The martyrs in the calendar of the Ukrainian Catholic Church include a number of saints who were killed by the Nazi and Soviet regimes. During the Soviet era, the Ukrainian Catholic Church was driven underground. Many faithful and clergy endured persecution, imprisonment, and even death for their refusal to renounce their Catholic faith.

Martyrs, within the Catholic perspective, symbolize a profound commitment to the principles of Christianity, echoing the words of Christ: “whoever would save his life will lose it, and whoever loses his life for my sake will find it.” (Matthew 16:25) The sacrifices made by the martyrs are remembered and venerated by the Church as a testament to the enduring strength of faith and the preservation of the Christian tradition in the face of external challenges. Their stories inspire future generations to hold firm to their beliefs, even in the midst of trials and tribulations.


Who are the Apostles and Evangelists?

For Ukrainian Catholics (and for other Catholics), the word “evangelist” can refer to individuals who actively and ardently spread the teachings of Christianity. However, the term specifically refers to four early Christian disciples – Matthew, Mark, Luke and John – who wrote the four gospels of the New Testament.  Two of these men, Matthew and John, were members of the twelve apostles, while Luke and Mark were close companions of the first Christian preachers. Ukrainian Catholics still honour all the Apostles with feasts, and also dedicate every Thursday to this group of saints, since they played such an important part in the mission of sharing the Good News of Jesus and fostering a deeper understanding of the Christian faith.

However, the work of spreading Christianity didn’t stop with the twelve apostles and their generation: in every century, Christian missionaries have worked to spread Christian faith and the good news of what Jesus has done for us. In fact, some of these missionaries are remembered in the Ukrainian Catholic Church as “equal to the apostles,” a title that indicates how important the continued spread of the Christian faith is. Some examples of this category of saints include Cyril and Methodius, two brothers who converted the first Slavic peoples to Christianity, and Saints Volodymyr and Olha, the rulers who brought Christianity to the ancestors of the modern Ukrainian people.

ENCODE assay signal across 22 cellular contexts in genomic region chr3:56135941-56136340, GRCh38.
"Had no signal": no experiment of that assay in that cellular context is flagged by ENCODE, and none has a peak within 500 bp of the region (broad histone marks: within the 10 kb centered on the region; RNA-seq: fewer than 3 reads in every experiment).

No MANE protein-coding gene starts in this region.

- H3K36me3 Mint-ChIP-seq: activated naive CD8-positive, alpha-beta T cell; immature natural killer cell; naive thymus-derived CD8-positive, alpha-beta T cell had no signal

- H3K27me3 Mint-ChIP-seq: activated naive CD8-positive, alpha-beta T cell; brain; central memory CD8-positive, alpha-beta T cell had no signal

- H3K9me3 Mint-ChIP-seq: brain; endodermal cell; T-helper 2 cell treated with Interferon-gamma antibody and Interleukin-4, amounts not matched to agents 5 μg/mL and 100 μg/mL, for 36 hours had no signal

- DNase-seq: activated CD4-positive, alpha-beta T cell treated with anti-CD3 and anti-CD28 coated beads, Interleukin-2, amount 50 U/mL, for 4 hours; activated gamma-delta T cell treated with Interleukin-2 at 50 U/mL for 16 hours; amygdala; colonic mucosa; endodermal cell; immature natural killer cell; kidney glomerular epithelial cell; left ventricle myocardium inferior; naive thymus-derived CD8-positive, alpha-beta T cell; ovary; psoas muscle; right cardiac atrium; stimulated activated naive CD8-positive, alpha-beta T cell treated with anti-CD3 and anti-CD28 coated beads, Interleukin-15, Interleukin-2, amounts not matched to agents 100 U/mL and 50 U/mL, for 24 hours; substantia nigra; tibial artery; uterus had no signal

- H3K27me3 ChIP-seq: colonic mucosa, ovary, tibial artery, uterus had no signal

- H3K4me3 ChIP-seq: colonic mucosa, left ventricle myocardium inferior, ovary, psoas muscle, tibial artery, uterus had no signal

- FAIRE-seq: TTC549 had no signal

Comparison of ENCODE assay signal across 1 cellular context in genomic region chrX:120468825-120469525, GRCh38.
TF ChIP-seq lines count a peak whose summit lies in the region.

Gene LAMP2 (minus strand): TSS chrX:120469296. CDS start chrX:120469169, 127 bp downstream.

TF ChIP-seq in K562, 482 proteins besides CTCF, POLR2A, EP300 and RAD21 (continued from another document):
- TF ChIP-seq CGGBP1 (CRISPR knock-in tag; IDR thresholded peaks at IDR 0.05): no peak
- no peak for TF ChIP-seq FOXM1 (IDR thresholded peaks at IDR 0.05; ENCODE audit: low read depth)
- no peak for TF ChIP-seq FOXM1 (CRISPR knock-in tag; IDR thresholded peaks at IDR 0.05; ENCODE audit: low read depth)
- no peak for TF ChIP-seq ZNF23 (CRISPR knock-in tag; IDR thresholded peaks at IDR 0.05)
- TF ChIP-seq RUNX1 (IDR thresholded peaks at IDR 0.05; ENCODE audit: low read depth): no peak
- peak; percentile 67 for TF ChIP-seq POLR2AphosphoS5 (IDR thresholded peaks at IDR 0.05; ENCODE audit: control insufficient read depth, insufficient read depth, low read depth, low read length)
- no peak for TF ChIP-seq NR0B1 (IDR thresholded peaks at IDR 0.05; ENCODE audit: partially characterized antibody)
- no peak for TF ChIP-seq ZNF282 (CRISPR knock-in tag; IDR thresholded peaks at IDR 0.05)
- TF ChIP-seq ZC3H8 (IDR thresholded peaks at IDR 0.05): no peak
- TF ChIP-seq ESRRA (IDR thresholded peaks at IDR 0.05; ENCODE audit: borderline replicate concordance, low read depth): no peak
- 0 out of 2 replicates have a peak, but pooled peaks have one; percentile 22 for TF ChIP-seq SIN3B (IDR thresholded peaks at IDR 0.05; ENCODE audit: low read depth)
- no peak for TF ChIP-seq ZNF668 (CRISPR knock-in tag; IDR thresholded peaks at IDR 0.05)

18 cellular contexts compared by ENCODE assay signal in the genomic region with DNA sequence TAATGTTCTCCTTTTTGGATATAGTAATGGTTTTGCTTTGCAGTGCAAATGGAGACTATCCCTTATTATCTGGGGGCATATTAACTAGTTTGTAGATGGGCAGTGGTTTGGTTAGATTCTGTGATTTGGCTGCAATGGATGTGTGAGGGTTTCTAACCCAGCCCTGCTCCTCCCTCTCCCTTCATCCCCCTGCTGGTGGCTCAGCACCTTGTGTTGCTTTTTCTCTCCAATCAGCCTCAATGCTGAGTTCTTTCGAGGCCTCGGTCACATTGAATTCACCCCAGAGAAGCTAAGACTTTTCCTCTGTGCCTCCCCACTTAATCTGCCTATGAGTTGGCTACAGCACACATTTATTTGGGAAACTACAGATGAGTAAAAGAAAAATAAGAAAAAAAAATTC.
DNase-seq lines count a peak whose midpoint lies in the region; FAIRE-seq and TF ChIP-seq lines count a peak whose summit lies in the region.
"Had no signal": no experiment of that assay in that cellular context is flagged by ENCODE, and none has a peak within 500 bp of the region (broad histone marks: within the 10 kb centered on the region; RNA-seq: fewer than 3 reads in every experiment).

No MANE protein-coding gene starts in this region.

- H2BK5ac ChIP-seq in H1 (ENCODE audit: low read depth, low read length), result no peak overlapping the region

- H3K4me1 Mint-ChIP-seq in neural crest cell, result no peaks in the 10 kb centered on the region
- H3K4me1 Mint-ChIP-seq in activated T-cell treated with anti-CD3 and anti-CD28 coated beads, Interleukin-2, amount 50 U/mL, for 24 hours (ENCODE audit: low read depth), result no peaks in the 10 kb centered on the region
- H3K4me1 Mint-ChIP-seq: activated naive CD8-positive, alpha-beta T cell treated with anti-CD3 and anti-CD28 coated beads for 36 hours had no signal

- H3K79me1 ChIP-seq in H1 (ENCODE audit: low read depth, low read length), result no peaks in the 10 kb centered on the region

Evangelism, therefore, isn’t just for the evangelists: from a Ukrainian Catholic perspective, evangelism involves not only proclaiming the message of salvation but also embodying the teachings of Christ in our own lives. Ukrainian Catholic evangelists are individuals who, through their words, actions, and commitment to Christian virtues, strive to bring others closer to God and nurture a vibrant Christian community. The evangelistic mission is not confined to formal preaching but extends to a holistic approach of living out the Gospel, fostering spiritual growth, and contributing to the well-being of the broader community.

Ukrainian Catholic evangelists work towards the transformation of hearts and minds, seeking to inspire others to embrace the Christian faith and live according to its principles. Their efforts contribute to the growth and vitality of the Ukrainian Catholic Church, including in North America, where so many people need to hear the gospel of Jesus.


From the pivotal role of saints as guides and exemplars in daily spiritual life to the heartfelt practice of praying to saints, Ukrainian Catholic spirituality fosters a deep connection between the earthly faithful and these revered figures. The martyrs, symbolizing unwavering commitment, and the apostles, evangelists, and missionaries, embodying proactive Gospel-sharing, further enrich this spiritual landscape. As we delve deeper into rich tradition, may the stories of saints inspire, the sacrifices of martyrs resonate, and the efforts of evangelists strengthen the bonds within our Church and inspiring us to share the good news with those who most need to hear it.